The PAR polarity complex may play both structural and signaling roles at the centrosome in migrating neurons. In epithelial cells, PARD6α interacts with the centriolar components PCM-1 and dynactin subunit p150Glued, as shown through colocalization and immunoprecipitation studies (Kodani et al. 2010). The recruitment of PARD6α to the centrosome requires intact microtubules and dynein, as PARD6α was dispersed from the centrosome when microtubules were destabilized by nocodazole treatment and when dynein function was inhibited by overexpression of dynactin subunit p150Glued (Kodani et al. 2010; Young et al. 2000). Depletion of PARD6α by RNAi reduced microtubule-dependent recruitment of the centrosome proteins pericentrin, PCM-1, centrin, ninein, Cep170, and CPAP, showing that PARD6α promotes centrosome protein recruitment (Kodani et al. 2010). PARD6γ has been found to be a component of the mother centriole (Dormoy et al. 2013) and is required for recruitment of centrosome proteins such as PARD6α and p150Glued. Interestingly, recruitment of PARD6γ to the mother centriole is microtubule-independent and requires the C-terminus of the PARD6γ protein (Dormoy et al. 2013). These findings show that PARD6 plays both structural and recruitment roles in the centrosome. It is currently unclear where PARD6 lies in the hierarchy of centrosome protein assembly.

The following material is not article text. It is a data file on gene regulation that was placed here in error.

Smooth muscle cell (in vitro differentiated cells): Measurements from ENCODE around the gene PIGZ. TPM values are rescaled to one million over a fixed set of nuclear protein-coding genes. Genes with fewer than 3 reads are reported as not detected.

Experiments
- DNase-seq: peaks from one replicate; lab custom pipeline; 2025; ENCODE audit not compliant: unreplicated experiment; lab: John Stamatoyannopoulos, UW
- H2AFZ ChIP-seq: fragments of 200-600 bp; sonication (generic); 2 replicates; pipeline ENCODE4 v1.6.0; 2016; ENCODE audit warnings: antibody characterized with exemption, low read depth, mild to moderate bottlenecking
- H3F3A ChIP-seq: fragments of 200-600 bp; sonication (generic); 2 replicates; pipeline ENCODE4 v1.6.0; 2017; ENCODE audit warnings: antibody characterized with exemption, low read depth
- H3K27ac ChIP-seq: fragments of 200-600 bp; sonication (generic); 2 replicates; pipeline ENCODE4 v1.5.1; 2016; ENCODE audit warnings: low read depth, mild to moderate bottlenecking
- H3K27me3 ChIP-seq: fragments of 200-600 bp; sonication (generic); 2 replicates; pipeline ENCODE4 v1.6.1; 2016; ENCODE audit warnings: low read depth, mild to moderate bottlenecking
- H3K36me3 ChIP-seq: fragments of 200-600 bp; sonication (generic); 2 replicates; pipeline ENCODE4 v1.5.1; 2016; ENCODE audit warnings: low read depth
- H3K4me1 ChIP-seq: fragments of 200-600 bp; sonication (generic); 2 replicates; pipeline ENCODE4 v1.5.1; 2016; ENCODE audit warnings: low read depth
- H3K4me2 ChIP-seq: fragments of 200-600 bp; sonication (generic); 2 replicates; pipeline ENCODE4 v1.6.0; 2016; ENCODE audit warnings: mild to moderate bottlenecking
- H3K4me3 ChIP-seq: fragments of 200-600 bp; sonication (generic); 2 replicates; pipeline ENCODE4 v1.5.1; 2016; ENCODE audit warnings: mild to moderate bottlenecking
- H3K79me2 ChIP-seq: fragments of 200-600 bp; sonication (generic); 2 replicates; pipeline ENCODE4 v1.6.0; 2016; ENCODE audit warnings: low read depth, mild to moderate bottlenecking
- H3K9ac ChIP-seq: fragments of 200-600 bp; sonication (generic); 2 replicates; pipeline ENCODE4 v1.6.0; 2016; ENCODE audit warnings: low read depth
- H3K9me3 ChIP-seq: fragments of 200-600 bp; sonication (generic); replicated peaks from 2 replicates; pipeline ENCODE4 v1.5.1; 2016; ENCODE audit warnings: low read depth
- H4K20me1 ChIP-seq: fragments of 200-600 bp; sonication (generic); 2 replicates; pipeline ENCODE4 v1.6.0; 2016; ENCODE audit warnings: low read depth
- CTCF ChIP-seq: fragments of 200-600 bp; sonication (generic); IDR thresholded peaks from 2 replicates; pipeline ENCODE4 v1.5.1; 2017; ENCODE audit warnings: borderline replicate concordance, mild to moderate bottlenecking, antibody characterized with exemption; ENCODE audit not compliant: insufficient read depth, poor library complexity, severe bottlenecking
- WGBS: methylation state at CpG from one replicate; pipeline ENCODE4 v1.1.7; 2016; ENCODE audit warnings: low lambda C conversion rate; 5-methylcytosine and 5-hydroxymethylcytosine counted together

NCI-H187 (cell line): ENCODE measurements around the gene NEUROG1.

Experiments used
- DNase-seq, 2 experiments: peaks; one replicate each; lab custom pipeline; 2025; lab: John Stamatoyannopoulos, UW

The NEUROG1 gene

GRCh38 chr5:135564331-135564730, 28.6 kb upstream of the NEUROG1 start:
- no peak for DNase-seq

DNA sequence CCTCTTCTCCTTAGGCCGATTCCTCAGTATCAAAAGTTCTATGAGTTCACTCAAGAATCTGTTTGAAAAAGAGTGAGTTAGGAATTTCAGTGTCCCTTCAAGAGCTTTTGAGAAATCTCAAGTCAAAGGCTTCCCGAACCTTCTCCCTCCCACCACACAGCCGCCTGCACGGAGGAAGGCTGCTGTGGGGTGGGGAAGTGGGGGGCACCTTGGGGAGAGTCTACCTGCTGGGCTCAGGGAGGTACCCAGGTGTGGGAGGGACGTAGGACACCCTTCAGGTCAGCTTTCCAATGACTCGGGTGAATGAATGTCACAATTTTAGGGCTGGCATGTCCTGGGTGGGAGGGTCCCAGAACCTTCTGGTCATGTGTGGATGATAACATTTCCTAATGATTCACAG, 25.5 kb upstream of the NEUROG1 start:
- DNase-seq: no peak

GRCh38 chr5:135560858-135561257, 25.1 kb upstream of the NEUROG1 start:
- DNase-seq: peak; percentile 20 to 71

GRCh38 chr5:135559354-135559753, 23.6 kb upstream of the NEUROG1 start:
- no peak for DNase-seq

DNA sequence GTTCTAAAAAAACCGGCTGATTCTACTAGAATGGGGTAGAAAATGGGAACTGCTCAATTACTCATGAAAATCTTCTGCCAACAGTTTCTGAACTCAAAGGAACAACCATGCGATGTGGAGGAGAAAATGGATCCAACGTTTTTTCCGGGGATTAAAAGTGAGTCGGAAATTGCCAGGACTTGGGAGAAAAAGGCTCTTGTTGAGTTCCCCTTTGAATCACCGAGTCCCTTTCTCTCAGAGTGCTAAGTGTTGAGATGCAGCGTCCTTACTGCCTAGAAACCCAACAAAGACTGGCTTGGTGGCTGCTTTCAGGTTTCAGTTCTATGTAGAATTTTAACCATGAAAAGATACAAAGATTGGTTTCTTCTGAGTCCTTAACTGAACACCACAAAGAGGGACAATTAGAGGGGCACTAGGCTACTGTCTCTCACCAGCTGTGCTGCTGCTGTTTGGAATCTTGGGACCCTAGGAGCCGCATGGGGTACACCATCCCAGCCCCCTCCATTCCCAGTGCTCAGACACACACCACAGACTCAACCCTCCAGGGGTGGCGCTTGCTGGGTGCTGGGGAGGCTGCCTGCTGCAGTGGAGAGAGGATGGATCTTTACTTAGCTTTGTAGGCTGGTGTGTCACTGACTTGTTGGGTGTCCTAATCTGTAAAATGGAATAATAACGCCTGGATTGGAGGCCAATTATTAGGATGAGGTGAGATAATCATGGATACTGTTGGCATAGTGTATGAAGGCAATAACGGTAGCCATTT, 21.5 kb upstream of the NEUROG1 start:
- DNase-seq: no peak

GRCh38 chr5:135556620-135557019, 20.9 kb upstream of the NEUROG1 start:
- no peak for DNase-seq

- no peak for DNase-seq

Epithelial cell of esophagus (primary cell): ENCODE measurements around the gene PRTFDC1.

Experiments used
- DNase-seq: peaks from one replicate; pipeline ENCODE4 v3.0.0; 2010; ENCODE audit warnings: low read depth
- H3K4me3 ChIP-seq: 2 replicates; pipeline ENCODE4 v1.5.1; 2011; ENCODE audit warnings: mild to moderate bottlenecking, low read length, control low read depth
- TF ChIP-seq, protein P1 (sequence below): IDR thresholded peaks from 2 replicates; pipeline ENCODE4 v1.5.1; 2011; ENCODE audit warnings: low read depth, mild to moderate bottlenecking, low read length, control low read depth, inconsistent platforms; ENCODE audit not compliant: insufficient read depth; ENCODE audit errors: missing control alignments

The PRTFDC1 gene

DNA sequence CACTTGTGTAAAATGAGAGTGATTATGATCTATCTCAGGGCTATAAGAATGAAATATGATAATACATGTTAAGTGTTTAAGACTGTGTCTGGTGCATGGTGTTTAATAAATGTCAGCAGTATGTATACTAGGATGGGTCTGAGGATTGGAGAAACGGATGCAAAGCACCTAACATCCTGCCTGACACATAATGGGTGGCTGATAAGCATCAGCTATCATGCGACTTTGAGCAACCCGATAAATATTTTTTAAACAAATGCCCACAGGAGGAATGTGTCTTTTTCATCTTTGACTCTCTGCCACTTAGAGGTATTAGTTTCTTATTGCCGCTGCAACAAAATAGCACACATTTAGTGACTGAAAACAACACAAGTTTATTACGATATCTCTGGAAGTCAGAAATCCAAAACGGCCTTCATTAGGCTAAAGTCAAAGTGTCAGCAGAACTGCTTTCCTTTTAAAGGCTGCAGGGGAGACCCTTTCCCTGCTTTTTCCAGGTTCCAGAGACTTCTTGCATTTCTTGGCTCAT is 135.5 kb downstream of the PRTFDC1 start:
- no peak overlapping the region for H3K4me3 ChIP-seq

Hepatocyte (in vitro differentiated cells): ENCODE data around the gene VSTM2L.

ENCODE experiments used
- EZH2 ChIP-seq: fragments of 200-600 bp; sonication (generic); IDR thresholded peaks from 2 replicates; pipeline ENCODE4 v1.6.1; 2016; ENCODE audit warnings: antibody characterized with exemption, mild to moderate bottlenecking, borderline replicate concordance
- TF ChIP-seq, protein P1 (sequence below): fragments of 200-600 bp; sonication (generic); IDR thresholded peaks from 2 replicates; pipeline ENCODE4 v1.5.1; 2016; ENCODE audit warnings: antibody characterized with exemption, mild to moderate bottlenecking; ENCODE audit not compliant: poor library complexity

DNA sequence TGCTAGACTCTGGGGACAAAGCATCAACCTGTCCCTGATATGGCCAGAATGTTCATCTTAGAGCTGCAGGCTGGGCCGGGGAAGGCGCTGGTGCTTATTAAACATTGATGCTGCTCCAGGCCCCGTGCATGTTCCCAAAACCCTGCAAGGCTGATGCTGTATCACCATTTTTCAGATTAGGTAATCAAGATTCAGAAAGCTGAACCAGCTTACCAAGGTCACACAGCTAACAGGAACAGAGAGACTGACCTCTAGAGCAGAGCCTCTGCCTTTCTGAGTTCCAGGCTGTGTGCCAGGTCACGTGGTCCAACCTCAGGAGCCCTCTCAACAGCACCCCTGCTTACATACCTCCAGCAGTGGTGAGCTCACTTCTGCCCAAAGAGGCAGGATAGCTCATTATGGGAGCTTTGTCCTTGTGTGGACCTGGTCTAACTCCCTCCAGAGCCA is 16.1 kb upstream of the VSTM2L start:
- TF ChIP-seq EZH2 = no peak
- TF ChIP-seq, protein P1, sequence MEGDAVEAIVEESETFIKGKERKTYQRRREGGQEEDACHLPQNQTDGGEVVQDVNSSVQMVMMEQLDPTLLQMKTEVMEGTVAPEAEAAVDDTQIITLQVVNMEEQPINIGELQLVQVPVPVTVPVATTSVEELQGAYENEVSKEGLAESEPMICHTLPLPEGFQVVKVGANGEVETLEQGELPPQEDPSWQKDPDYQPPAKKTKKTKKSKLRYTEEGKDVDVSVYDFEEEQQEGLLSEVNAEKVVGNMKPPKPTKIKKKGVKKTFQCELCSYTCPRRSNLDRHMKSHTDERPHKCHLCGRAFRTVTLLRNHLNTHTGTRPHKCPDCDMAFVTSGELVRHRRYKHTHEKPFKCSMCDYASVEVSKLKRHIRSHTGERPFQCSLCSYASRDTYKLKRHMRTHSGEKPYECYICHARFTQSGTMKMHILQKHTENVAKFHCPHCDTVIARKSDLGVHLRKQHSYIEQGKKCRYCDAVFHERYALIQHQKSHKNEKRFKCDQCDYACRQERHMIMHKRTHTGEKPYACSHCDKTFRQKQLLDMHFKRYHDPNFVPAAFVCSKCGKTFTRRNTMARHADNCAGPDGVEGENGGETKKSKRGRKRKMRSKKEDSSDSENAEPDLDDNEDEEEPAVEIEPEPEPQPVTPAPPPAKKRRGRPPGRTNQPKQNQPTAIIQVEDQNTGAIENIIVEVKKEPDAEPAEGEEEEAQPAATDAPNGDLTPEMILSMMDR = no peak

2.3 PARD3 Regulates Centrosome Protein Recruitment and Orientation